Countdown to Aerial 1: The Kick Inside
The Kick Inside begins with a brief recording of whale song; once the actual music starts, it wastes no time. Piano, voice (ooooh, what a voice), half a verse before the band kicks in with a Pink Floyd-like tempo. "Moving" doesn't linger either: 3 packed minutes, then it's over. " The Saxophone Song" recorded three years before most of the rest of the album, lasts a little longer, almost four minutes, but still makes its point succinctly. Both tracks wear their influences on their sleeves – the shadow of David Gilmour, who discovered Kate and produced the early sessions, practically looms over the opening sequence – but are distinctly Kate, not just because of her piercing, love-it-or-hate-it soprano voice and piano-driven songwriting, but also because they already show her use of repetition and timing to build tension between sections of the songs.
But it gets even better with song number three, "Strange Phenomena". Where the first two songs stick closely to late 1970s, late-night soft-rock style, "Phenomena" takes the album in a more uncomfortable direction. It's the earliest song in which Kate uses the lower end of her vocal range, creating an eerie, witchy sound. Unlike on her later albums, the menace is relieved by an anthemic chorus. "Kite" then establishes her long-standing relationship with reggae music. Of course, in 1978, there was practically a law requiring each new album to have at least one reggae-oriented number on it, but Kate would return to reggae throughout the rest of her career. It's a catchy tune as well. A mood of Gothic romance dominates the next two tunes, "The Man With The Child In His Eyes" from the Gilmour sessions, and Kate's famous debut "Wuthering Heights". The two songs are two sides of the same coin, in a way: in one, the protagonist, let's call her Fictional!Kate in the tradition of contemporary fannish criticism, has a night-time, possibly imaginary visitor who seems haunted; in the second, Fictional!Kate is Kathy, the protagonist of Emily Bronte's novel, haunting her lover.
The mood shifts radically with "James and the Cold Gun" violent lyrics and Thin-Lizzy-style hard rock. It worked better on Kate's one tour than it does on the album, but it's another signpost – another idiom that Kate would later return to and develop more sophisticated variations on.
Sex and infatuation are the themes of the next three songs, "Feel It", "Oh, To Be In Love" and "L'Amour Looks Something Like You". On "Feel It", Kate allows herself to sing off-pitch in the descending lines of the chorus, as if losing control at the end of each line. It doesn't quite work for me, and this trio of tracks doesn't quite live up to the standards of the rest of the album; however, the record as a whole has such momentum that it can survive a three comparitively weak songs in a row. What they does show is that Kate was fearless even then, singing about after-party quickies and taking her voice places where nice, obedient, record-company-groomed girl singers don't go.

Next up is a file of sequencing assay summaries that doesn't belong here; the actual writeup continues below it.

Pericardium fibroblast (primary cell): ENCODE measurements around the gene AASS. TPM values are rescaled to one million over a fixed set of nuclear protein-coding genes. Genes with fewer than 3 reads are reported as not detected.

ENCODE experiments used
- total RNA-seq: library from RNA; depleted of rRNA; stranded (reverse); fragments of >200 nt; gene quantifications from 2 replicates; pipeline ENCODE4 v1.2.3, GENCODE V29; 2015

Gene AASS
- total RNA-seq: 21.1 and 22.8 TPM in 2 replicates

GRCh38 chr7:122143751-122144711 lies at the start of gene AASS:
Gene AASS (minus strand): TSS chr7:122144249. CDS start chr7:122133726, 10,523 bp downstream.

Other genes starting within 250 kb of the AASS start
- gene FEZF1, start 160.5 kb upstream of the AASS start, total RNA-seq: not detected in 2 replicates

Reggae gets another outing in "Them Heavy People", another catchy, memorable tune if not the sort of thing to hit the listener in the gut like much of Kate's later work.
The album is closed with two songs refering to pregnancy, and again, they seem deliberately paired. In the up-beat "Room for the Life" the ability to bear children is treated as a source of feminine pride; in "The Kick Inside", Fictional!Kate is impregnated by her brother and kills herself. "Kick" is a much-overlooked track, probably because it comes at the end of a rollercoaster of an album. Listen carefully and it's gut-wrenching.
I have no memory of a world without Kate Bush's music. I suppose it must have been 1978 or 1980 when I first heard "Wuthering Heights", and my musical memories simply don't stretch back much further. I've pretty much always been a fan of her work, even when I only knew it as "that strange song with the high voice".
I was born too late to be aware of the musical landscape before Kate arrived on the scene. My interest in classic rock has made up for a lot, but I simply am not equipped to tell what, if anything, the impact of The Kick Inside must have been. I've been told that it affected one or two people.
Today, I tried to listen to it as if I heard it for the first time, giving it multiple spins in one day like I do with all records I review. I don't think I quite succeeded - I just know this album too well.
And you know what? It's damned good. One of three essential albums that Kate has made so far.